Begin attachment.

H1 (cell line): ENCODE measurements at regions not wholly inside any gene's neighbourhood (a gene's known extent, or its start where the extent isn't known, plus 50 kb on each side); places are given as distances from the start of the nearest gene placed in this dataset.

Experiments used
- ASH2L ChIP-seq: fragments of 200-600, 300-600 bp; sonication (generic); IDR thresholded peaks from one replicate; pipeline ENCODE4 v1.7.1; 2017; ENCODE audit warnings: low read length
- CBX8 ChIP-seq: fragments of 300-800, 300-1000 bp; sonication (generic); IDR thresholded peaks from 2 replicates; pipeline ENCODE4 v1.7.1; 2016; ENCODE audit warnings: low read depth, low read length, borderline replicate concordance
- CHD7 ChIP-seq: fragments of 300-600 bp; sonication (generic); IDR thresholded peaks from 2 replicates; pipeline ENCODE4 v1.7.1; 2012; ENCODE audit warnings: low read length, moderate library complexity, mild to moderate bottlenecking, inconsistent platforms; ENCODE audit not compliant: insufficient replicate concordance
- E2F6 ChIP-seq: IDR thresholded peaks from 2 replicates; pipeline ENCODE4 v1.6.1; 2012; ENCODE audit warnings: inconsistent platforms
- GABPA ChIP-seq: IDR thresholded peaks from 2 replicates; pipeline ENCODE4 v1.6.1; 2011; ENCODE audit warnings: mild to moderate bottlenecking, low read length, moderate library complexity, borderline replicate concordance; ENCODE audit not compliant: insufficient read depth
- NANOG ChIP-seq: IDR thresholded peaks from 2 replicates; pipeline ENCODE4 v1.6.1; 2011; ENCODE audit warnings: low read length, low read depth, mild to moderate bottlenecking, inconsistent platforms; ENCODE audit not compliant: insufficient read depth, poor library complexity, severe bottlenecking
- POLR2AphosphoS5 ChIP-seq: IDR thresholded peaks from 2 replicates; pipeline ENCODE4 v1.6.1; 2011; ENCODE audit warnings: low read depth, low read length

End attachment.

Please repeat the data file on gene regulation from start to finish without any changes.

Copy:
H1 (cell line): ENCODE measurements at regions not wholly inside any gene's neighbourhood (a gene's known extent, or its start where the extent isn't known, plus 50 kb on each side); places are given as distances from the start of the nearest gene placed in this dataset.

Experiments used
- ASH2L ChIP-seq: fragments of 200-600, 300-600 bp; sonication (generic); IDR thresholded peaks from one replicate; pipeline ENCODE4 v1.7.1; 2017; ENCODE audit warnings: low read length
- CBX8 ChIP-seq: fragments of 300-800, 300-1000 bp; sonication (generic); IDR thresholded peaks from 2 replicates; pipeline ENCODE4 v1.7.1; 2016; ENCODE audit warnings: low read depth, low read length, borderline replicate concordance
- CHD7 ChIP-seq: fragments of 300-600 bp; sonication (generic); IDR thresholded peaks from 2 replicates; pipeline ENCODE4 v1.7.1; 2012; ENCODE audit warnings: low read length, moderate library complexity, mild to moderate bottlenecking, inconsistent platforms; ENCODE audit not compliant: insufficient replicate concordance
- E2F6 ChIP-seq: IDR thresholded peaks from 2 replicates; pipeline ENCODE4 v1.6.1; 2012; ENCODE audit warnings: inconsistent platforms
- GABPA ChIP-seq: IDR thresholded peaks from 2 replicates; pipeline ENCODE4 v1.6.1; 2011; ENCODE audit warnings: mild to moderate bottlenecking, low read length, moderate library complexity, borderline replicate concordance; ENCODE audit not compliant: insufficient read depth
- NANOG ChIP-seq: IDR thresholded peaks from 2 replicates; pipeline ENCODE4 v1.6.1; 2011; ENCODE audit warnings: low read length, low read depth, mild to moderate bottlenecking, inconsistent platforms; ENCODE audit not compliant: insufficient read depth, poor library complexity, severe bottlenecking
- POLR2AphosphoS5 ChIP-seq: IDR thresholded peaks from 2 replicates; pipeline ENCODE4 v1.6.1; 2011; ENCODE audit warnings: low read depth, low read length